New research on driver fatigue

Holiday drivers leaving home often put themselves in the same dangerous situations as shiftwork and contract commuters returning home.

That is according to CQU researcher Lee Di Milia, who has just completed a study of driver fatigue suffered by shiftworkers and contractors who often drive long distances home after night work or after long stints on the job.

Dr Di Milia said holiday drivers may be tempted to leave before dawn and drive all day to get their destination so they will have more time to relax. However, he said those tempted to dash to their holiday would be safer if they traveled during the day and broke their journey to enjoy the trip more.

“When we talk about driver fatigue zones, it is not necessarily the road conditions at fault; it is also the condition of the driver who is trying to travel between two far-flung cities without having a break.” Dr Di Milia said introduction of extended working shifts and increased use of contractors had produced an occupational health and safety issue not previously considered in risk assessment; the impact of driver fatigue in addition to long work shifts.

He said extended shifts enabled some workers to parcel several days away into a series of short but regular holidays that are made possible by driving long distances. However, since long roster breaks usually follow a series of night shifts a mounting level of fatigue could be compounded by driving.

“Driving after working night shift is considered most problematic and longer distances serve to potentially increase the risk. However, those working four to five 12-hour day shifts also reported high levels of fatigue when driving home.” Dr Di Milia said the trend towards drive-in drive-out contractors created another pool of workers keen to drive long distances home immediately after extended stints of work.

“The underlying causes of driver fatigue appear to be associated with driving during the early morning period, working long shifts and driving after having worked a series of night shifts.” One study which examined driver fatigue in employees who lived closer to their workplace showed that average sleepiness and driving impairment of shiftworkers were greater at the end of day and in cases of night shift. Night shift was the most problematic, with 59% reporting being more sleepy than alert. About 3% of shiftworkers reported incidents as a result of falling asleep including lane drift and running off the road.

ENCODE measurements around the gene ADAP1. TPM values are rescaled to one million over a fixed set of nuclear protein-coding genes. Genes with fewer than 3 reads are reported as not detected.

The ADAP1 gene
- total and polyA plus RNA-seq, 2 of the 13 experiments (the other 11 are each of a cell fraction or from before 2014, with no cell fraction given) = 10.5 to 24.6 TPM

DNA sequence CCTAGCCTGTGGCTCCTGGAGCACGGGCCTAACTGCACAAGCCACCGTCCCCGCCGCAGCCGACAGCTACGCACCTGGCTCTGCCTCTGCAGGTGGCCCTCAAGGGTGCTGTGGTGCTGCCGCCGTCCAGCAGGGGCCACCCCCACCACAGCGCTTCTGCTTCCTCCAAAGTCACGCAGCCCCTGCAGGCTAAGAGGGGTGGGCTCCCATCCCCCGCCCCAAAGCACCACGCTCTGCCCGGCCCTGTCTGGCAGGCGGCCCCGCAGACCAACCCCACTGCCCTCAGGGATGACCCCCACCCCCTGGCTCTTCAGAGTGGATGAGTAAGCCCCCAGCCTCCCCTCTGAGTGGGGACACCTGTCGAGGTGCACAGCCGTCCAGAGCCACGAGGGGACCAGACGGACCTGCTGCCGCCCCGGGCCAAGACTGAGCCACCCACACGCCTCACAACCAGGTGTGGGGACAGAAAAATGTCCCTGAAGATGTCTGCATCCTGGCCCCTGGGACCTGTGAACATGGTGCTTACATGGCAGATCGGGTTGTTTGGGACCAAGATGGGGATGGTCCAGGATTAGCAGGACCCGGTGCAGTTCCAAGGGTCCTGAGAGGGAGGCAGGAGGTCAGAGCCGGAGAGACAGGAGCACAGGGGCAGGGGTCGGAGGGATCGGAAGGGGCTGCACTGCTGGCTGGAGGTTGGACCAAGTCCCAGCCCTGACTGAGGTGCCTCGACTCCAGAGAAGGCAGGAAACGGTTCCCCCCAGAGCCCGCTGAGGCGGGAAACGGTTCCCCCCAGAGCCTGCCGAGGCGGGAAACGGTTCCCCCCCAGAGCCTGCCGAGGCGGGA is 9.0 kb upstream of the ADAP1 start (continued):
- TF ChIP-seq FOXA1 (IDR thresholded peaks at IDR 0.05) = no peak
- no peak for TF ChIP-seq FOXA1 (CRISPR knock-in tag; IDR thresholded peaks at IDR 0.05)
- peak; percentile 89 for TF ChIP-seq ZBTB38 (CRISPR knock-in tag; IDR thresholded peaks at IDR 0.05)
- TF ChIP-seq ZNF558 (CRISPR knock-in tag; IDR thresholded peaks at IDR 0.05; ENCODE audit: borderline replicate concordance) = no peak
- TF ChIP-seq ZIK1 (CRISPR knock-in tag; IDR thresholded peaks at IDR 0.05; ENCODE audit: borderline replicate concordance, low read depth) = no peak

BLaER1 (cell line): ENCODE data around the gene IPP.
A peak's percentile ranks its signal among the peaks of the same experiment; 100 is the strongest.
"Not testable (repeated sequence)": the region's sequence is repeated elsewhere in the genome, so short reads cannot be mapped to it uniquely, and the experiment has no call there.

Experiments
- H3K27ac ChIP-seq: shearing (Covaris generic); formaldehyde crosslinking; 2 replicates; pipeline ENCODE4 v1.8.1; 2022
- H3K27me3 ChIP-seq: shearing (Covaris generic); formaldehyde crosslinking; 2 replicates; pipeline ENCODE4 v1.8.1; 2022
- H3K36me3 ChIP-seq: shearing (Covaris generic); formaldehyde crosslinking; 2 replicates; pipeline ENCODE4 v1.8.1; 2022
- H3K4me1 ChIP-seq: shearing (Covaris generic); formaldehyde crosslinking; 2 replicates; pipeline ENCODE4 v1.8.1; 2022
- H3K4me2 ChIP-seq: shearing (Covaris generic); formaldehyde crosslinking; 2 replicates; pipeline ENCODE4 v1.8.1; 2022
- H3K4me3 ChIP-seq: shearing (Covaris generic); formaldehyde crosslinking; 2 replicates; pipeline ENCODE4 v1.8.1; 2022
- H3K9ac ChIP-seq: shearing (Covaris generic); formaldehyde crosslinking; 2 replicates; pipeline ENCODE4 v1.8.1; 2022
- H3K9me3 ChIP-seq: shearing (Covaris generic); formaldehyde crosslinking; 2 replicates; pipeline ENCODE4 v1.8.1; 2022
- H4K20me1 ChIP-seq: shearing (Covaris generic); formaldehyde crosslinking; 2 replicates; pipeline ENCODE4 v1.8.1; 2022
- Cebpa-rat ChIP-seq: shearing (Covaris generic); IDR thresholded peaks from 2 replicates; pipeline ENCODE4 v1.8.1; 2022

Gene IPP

A second study examined driver fatigue in drive-in drive-out workers. Some workers reported leaving home as early as 3am and driving up to 230km. Results suggested the earlier in the day the drive started the higher were sleepiness and driving impairment values. One group of drive-in drive-out workers studied left home at 2am and drove up to 1300km. This group recorded the highest levels of sleepiness and driving impairment.

“With the workplace issue we are encouraging employers and employees to cooperate on solutions. Some sort of short-term facility for a recovery sleep might be an idea worth discussing.

These studies have some implications for holiday-makers. These include not commencing journey’s in the early morning, not aiming to cover long distances without regular breaks and not driving through the night period.

“Holiday drivers really need to take responsibility for their own family safety. This responsibility might include taking a break in the early afternoon when their body expects a siesta.”


The opinions expressed here are the views of the writer and do not necessarily reflect the views and opinions of News Medical.
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